Cutting Depron

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Ian
Posts: 170
Joined: Mon Nov 11, 2013 1:44 pm

Cutting Depron

Post by Ian »

Most of you know that I'm currently into Depron models. It's nice and easy to work with, but the process can be tedious: the plan on the computer is printed on to a number (usually 9 or 12) of A3 sheets which are then lined up and taped together. The parts are then roughly cut out, stuck to the Depron with spray adhesive, and cut round.

Wouldn't it be nice, I wondered, if I could go straight from the computer file to cut-out parts? After all I have a CNC machine.

The problem is that a rotating cutter doesn't really work with soft materials like Depron. The cutting bit chews the Depron, lifts up the sheet, and tries to push it sideways especially when cutting thin parts. A laser seems the obvious choice, but high-power laser cutters in reasonable sizes are hugely expensive, fragile and dangerous. Low power lasers, while cheap, don't work with white Depron as the beam just gets reflected.

Recently however, I came across a fascinating thread on the Flitetest forum where an American aeromodeler had developed a way of cutting Depron based on a reciprocating needle - a piece of piano wire moved up and down like the needle of a sewing machine, punching a series of joined up tiny holes as it moves along. The concept is so simple that I had to have a go.

So here it is, made of parts I already had; a motor & speed controller, a spring from a clothes peg(!), piano wire and a bit of brass tube for the nozzle / guide.
And it works! Temporarily lashed to the CNC machine and switched through a spare receiver just to prove the concept, it cut out this test piece first time. Since there is no significant force on the Depron, a couple of small lead weights were all that was needed to hold it in place.
So my next project will be to build a bigger CNC machine to cut a full Depron sheet (1250mm x 800mm) in one go. Because of the tiny forces, much smaller motors and rails can be used compared with a 'normal' CNC machine. It will have to be easily dismantled as I don't have the space for a permanent machine of that size.
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Ian.
Alan
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Joined: Tue Nov 12, 2013 10:54 pm

Re: Cutting Depron

Post by Alan »

Ian, I take my hat off to your ingenuity, fantastic !!!
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Alan Meaney
Andy
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Joined: Sun Feb 09, 2014 12:50 pm

Re: Cutting Depron

Post by Andy »

Impressive stuff Ian, well done!
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Mike P
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Joined: Sat Nov 16, 2013 7:26 am

Re: Cutting Depron

Post by Mike P »

Great idea and yet a bit more work for the 3d printer me thinks.
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Ian
Posts: 170
Joined: Mon Nov 11, 2013 1:44 pm

Re: Cutting Depron

Post by Ian »

…so as I was saying… (almost a year ago) the next step is to make a bigger CNC machine. And finally after much fiddling and several re-designs, here it is. Today it flawlessly cut out parts from two and a half sheets of Depron for my next project, the Buccaneer, for which I’ll do a separate thread shortly. The accuracy is excellent, parts are exactly the right size and fit perfectly, and after all this effort it’s great to just sit there and watch several dozen parts just appear.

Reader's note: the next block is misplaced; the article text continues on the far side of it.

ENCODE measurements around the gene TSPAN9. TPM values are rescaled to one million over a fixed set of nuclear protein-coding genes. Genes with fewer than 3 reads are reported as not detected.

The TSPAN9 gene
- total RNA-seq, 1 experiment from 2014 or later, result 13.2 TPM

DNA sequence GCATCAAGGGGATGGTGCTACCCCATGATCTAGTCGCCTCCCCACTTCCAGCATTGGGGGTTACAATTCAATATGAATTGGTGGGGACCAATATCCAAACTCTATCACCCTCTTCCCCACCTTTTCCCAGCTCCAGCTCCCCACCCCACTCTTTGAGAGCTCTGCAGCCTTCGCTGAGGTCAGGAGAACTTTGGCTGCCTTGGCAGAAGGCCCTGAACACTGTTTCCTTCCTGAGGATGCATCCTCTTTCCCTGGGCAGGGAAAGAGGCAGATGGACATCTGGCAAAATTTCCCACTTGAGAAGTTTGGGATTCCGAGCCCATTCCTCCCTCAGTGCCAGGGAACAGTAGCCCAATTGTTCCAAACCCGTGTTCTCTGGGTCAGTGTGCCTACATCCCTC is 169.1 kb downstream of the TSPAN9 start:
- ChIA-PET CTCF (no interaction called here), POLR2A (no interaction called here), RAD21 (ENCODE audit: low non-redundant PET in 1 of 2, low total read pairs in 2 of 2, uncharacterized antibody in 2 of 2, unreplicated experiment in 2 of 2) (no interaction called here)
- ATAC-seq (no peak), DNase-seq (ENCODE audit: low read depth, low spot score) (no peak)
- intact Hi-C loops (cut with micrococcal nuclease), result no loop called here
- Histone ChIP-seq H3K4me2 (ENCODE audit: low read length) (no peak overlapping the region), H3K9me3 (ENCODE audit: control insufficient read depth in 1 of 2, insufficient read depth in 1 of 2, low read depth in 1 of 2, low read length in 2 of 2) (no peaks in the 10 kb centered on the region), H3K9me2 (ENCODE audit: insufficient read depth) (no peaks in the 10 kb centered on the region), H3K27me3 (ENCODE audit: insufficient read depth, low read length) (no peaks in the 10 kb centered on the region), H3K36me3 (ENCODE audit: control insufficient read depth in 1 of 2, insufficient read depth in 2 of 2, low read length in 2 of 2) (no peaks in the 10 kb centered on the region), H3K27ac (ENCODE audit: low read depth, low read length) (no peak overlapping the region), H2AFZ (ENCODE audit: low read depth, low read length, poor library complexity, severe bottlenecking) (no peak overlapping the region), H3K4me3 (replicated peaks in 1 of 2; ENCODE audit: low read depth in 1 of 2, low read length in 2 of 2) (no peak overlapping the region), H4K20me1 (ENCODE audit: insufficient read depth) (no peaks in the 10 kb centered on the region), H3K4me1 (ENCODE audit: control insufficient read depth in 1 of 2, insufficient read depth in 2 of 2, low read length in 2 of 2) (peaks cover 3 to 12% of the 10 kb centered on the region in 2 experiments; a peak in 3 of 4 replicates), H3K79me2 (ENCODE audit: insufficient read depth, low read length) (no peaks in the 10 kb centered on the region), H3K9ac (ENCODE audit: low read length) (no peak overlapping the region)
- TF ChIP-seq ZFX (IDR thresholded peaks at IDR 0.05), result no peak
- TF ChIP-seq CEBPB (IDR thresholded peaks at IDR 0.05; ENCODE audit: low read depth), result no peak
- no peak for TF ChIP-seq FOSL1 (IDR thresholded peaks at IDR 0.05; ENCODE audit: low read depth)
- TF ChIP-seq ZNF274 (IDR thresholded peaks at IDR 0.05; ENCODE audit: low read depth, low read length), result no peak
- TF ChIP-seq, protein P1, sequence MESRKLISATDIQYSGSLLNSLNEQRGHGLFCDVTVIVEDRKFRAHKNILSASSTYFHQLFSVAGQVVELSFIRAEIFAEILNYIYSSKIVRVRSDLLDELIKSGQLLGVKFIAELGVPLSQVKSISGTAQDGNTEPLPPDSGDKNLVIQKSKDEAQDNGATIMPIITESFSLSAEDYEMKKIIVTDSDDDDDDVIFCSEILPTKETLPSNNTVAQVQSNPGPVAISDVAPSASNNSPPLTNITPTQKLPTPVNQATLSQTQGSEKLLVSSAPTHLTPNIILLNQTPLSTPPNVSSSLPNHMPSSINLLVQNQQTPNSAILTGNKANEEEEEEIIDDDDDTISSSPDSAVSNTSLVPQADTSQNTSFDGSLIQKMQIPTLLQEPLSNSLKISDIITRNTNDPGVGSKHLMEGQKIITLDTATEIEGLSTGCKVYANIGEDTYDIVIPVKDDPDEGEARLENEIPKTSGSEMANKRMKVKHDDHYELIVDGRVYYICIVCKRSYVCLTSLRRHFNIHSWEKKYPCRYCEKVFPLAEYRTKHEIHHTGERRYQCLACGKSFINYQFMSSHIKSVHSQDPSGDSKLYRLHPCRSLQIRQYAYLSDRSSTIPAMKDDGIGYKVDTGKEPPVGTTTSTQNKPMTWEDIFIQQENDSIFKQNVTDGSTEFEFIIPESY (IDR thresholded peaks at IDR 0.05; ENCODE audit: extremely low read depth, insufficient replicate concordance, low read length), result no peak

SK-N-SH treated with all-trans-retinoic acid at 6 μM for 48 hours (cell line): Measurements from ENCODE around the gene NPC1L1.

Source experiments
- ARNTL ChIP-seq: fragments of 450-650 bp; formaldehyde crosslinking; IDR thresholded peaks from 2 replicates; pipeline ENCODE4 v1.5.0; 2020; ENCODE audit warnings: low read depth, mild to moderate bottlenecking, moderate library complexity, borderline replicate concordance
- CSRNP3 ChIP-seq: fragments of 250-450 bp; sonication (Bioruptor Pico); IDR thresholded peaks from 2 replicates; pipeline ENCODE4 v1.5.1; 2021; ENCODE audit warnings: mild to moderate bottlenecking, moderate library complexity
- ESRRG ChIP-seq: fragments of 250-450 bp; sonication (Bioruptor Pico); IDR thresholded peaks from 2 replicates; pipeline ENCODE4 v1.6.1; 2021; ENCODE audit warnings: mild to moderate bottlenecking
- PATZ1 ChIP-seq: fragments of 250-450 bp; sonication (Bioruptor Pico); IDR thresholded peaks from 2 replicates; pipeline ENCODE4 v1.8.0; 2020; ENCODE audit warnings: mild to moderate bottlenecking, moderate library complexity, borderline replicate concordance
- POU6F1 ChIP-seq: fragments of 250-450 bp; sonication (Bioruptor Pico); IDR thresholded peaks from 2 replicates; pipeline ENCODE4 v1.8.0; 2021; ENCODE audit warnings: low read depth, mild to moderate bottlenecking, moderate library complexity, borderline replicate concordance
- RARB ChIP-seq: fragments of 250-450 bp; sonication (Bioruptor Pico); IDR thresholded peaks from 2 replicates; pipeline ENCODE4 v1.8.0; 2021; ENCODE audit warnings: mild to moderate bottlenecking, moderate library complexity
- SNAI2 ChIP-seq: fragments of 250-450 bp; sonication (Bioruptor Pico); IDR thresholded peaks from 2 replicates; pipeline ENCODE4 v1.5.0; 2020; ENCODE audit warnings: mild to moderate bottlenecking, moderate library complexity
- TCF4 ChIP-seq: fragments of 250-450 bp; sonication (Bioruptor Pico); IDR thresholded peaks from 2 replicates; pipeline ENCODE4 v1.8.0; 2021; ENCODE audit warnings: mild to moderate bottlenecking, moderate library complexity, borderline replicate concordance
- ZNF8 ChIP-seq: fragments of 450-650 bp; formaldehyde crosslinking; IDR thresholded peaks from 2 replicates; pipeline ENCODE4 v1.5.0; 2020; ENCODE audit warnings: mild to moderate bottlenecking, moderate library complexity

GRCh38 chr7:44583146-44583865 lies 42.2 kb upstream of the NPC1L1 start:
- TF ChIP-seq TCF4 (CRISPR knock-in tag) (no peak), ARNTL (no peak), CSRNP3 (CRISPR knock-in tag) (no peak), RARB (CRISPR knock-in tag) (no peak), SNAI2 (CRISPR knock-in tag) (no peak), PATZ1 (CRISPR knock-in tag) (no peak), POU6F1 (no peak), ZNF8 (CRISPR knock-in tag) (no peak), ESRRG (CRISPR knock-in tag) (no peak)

Here's a bit of video showing it in action:
https://youtu.be/DC5id8_G6OY

And while this was going on the existing CNC machine was cutting out the lite-ply parts and the 3D printer was making the other bits!
For anyone really interested in the details, all this came from this thread on the FliteTest forum, but beware it’s a long thread spanning 2 years and 100 pages. I will probably post some technical details there soon.
http://forum.flitetest.com/index.php?th ... dle.24251/
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Ian.
jason
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Joined: Wed Sep 21, 2016 8:18 pm

Re: Cutting Depron

Post by jason »

Wow thats amazing Ian - be interested in seeing this progress!
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Ian
Posts: 170
Joined: Mon Nov 11, 2013 1:44 pm

Re: Cutting Depron

Post by Ian »

The Needle cutter has been in use for almost 3 years now, although obviously it only gets deployed when cutting out parts for a new Depron model. Although generally reliable, I have had problems in overheating of the nozzle, even with cooling fins fitted. The needle is 0.55mm running at 6000rpm in a 0.6mm tube, which gives very precise and accurate cuts, but gives rise to a lot of friction heating, causing melting of the foam, leading to jammed or broken needles.

So before using it this time I replaced the air cooling fins with a water cooling system. This consists of 3mm copper tube wrapped round the 5mm brass nozzle, linked by 1.2mm PVC tubing to a small aquarium pump. This is switched by the controller so it only comes on with the needle motor.

Rather to my surprise it's worked better than expected: the nozzle is almost stone cold after half an hour's cutting, whereas before it was too hot to hold. Last week I cut 5 sheets of Depron in one day for my next 2 models (of which more later), with no outages at all, 100% reliability!
Needle cutter at work on a 1000mm x 700mm sheet
3mm copper coil wound and soldered around brass nozzle
PVC pipes to cooling head
Pump and hi-tech reservoir!
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Ian.
Andy
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Joined: Sun Feb 09, 2014 12:50 pm

Re: Cutting Depron

Post by Andy »

That's very clever Ian.
I think you're going to have to add coolant engineer to your list of skills!
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